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moka pot vs french press


Do you know the difference between the French press and moka pot? We’ll explain what’s special about each of these coffee makers, so you can choose the one that’s right for your needs.


moka pot

History of the moka pot, also known as the Italian coffee maker or the espresso pot

The moka pot was created and invented in Italy in 1933 by Alfonso Bialetti. 

The Italian coffee maker was a great success from the outset. This success lasted until the Second World War. After the war, Alfonso Bialetti’s son took over the company and made some changes to distinguish their own goods from counterfeits.

Mainly used in Europe, this coffee maker revolutionized homemade coffee and is now a must have in any kitchen. 


How does the Moka pot work?

The Italian coffee maker consists of two parts, which are separated by a filter. Ground coffee is placed inside the filter basket while the lower pot is filled with water. As the pot is heated, the water in the base boils and creates steam which passes through the filter and mixes with the ground coffee. The coffee then flows down the outside of the chimney and into the upper pot.

It takes just a few minutes to prepare an espresso. This coffee maker can also be used as a coffee pot. 

Most Moka pots are made from either aluminium or stainless steel. Aluminium is lighter and less expensive but stainless-steel coffee makers work on all types of stoves. Aluminium Moka pots are not compatible with induction cooktops.

moka pot


Pros and cons of the Moka pot


  • Easy to clean
  • Long service life
  • Eco-friendly and affordable
  • Easy to use
  • Rich and strong coffee
  • Caffeine levels are lower due to the emulsification process


  • It can be tricky to get the right balance between coffee and water
  • Once the coffee is ready, the pot can be very hot (careful not to burn yourself when holding it).



History of the French press (also known as coffee press or cafetière)

The French press first appeared in Paris in 1852. 

But it was officially created by Frenchman Marcel-Pierre Paquet who, a few years later in 1923, registered the patent. It is often wrongly attributed to the Italian Attilio Calimani whose patent dates from a later date (1929). He was, however, the first to market it.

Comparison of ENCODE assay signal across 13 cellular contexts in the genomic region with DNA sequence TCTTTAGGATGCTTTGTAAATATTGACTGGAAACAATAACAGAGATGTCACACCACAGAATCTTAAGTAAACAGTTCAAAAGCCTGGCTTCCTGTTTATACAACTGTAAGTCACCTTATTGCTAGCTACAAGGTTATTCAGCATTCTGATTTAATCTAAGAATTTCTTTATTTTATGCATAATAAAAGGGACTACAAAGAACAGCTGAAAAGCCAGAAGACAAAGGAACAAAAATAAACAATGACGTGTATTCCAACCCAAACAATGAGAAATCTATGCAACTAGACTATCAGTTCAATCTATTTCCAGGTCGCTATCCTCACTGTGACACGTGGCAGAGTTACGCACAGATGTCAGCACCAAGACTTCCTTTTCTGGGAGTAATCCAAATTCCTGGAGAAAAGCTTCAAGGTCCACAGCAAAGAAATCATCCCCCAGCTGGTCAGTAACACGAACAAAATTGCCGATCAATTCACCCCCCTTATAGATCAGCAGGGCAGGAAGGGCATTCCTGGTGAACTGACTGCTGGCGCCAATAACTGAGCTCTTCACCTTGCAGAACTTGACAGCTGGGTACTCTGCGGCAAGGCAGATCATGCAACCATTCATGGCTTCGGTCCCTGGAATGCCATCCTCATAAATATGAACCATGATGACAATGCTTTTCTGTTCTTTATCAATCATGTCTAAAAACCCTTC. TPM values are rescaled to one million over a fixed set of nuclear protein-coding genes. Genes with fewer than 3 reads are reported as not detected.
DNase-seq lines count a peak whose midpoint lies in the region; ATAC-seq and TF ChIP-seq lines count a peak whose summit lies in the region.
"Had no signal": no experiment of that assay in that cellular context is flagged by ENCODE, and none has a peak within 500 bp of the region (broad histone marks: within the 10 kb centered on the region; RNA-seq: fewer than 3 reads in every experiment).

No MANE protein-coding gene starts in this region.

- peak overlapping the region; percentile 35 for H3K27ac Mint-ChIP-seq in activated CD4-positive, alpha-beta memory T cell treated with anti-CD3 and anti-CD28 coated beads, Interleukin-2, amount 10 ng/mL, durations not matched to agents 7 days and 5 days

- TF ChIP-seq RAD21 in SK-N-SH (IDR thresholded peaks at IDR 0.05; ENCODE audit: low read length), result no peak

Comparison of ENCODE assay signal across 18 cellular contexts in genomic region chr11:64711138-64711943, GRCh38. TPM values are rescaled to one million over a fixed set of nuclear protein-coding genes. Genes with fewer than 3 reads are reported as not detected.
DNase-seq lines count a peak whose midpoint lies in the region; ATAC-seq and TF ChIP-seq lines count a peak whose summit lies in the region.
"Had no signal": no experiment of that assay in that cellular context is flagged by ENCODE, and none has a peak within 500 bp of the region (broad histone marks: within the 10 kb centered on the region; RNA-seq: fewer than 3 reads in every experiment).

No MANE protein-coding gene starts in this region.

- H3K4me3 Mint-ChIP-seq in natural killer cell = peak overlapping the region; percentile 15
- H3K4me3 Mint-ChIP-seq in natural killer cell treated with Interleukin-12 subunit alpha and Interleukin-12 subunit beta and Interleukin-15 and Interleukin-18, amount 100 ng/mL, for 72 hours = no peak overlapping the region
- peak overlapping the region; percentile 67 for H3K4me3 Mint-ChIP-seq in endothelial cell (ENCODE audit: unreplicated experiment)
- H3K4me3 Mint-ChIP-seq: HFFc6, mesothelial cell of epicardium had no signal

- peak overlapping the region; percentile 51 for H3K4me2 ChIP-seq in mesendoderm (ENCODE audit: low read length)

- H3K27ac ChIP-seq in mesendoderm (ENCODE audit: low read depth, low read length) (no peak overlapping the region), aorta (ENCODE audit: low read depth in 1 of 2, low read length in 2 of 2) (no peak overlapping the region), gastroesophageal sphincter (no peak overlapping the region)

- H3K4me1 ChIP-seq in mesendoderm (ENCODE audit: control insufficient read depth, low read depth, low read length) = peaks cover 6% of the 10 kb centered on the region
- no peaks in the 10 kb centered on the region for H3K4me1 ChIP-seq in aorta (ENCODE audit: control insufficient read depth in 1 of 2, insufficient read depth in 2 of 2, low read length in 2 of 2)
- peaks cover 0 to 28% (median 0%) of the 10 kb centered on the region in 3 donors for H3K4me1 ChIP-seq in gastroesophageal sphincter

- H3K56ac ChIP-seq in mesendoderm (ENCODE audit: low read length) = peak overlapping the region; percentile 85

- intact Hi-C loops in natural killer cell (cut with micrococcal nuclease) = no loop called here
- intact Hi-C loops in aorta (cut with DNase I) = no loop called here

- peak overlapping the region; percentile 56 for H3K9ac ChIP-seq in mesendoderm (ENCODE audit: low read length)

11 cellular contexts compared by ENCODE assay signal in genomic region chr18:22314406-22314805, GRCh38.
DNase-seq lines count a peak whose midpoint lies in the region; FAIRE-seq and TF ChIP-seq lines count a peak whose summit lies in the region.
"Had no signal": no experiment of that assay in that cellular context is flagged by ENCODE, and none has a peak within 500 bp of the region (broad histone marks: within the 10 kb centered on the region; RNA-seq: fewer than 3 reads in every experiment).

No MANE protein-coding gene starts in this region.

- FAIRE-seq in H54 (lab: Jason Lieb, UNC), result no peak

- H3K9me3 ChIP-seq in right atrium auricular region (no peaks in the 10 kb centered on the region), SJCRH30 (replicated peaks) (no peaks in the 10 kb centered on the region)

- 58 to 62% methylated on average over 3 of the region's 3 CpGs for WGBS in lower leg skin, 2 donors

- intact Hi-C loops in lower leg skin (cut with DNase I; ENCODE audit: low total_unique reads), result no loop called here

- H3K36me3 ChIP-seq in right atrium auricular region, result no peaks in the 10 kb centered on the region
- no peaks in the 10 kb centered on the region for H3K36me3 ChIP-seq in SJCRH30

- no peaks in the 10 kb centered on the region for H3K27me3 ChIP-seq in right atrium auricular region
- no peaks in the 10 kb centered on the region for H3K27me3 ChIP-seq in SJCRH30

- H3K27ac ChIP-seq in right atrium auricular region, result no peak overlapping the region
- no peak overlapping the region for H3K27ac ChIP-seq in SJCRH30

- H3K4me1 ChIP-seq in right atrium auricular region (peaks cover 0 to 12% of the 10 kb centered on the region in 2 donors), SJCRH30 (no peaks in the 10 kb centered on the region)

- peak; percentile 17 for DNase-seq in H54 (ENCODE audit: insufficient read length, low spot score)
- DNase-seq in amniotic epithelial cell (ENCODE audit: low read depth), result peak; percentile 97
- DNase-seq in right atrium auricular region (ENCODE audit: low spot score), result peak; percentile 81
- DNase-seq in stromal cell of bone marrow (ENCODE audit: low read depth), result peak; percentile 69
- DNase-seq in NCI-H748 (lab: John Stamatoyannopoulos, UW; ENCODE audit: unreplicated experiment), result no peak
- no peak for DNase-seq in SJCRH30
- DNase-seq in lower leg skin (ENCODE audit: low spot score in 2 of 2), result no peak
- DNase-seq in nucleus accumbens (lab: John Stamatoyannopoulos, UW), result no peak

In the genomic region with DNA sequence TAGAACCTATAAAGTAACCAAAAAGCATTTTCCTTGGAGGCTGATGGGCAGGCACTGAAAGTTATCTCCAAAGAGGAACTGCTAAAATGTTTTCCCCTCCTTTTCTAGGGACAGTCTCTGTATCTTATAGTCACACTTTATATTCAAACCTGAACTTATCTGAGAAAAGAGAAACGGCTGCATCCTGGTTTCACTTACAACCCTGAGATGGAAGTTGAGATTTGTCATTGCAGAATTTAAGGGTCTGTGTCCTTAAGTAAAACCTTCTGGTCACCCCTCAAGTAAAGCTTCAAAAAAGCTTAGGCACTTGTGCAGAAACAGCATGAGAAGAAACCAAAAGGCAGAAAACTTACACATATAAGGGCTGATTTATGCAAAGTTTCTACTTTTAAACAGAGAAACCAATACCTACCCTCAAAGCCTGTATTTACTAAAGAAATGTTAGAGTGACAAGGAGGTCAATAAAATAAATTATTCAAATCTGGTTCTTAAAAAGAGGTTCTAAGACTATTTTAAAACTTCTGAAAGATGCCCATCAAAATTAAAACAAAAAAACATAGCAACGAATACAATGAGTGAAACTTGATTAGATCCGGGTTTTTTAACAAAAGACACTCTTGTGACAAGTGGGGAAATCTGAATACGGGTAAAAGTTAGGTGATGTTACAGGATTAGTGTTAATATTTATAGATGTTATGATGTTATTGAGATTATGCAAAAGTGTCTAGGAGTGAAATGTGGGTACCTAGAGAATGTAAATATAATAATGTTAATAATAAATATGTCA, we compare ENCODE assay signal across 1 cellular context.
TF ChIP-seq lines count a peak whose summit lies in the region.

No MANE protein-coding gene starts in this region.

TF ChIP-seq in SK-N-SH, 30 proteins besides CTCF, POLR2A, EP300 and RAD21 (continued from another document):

The French press coffee maker has changed over the years. In 1959, Faliero Bondanini launched the first production of the coffee press in a factory in France, hence the name ‘French Press’.

How does the French press work? 

This coffee maker is made up of a narrow cylindrical pitcher or beaker that is usually made of plastic or glass. It is fitted with a lid and a plastic or metal filter that fits snugly into the cylinder, and features a mesh screen. A stylish object, it also comprises a stainless steel frame, glass carafe and black lid equipped with a plunger.

Very recognisable, it is both simple and efficient. Over time, many different models and variations have appeared, some being more stylish or offering a particular quality.

Take the New Spezia French press, for example. It has a borosilicate glass handle and jug. This material is heat-resistant up to 300 °C and is not affected by temperature shocks.
Some French press makers even feature a double-wall or double-filter system.  

Regardless of special features, all French press coffee machines work the same way.

Pros and cons of the French press


  • Easy to clean
  • Affordable
  • No filters needed (a wire mesh filter screen is included)
  • Reusable
  • Easy to use (just add coarsely ground coffee and hot water, then wait until it’s ready)
  • Less risk of over-extraction


  • Breakable glass carafe
  • Longer brew time
  • Specific grind size (coarse)
  • Sediment in the cup



Both inexpensive, these two coffee makers have similar advantages. First they are both easy to use and affordable. If you don’t mind taking your time making your espresso, these two coffee makers are perfect. It will take 5 minutes for your delicious coffee to be ready to drink. Which one is better depends on what type of coffee you prefer.

Are you a fan of full-bodied coffees? Go for the Moka pot!

If you want to wake up with a strong and thick shot of espresso, the Moka pot is perfect.  

Do you appreciate strong flavours? Go for a French press! 

If you’re looking for smoother, richer flavours and aromas, the French press maker is ideal. Its brewing process allows this coffee maker to release all the aromas and oils of your coffee. The result tastes like a good americano.  

These two coffee makers have similar pros and cons. Notably their price and brew time. If you like to take your time in the morning, at lunchtime or in the evening, these coffee makers may be just what you need for a delicious cup of coffee. Now all that’s left is to pick!

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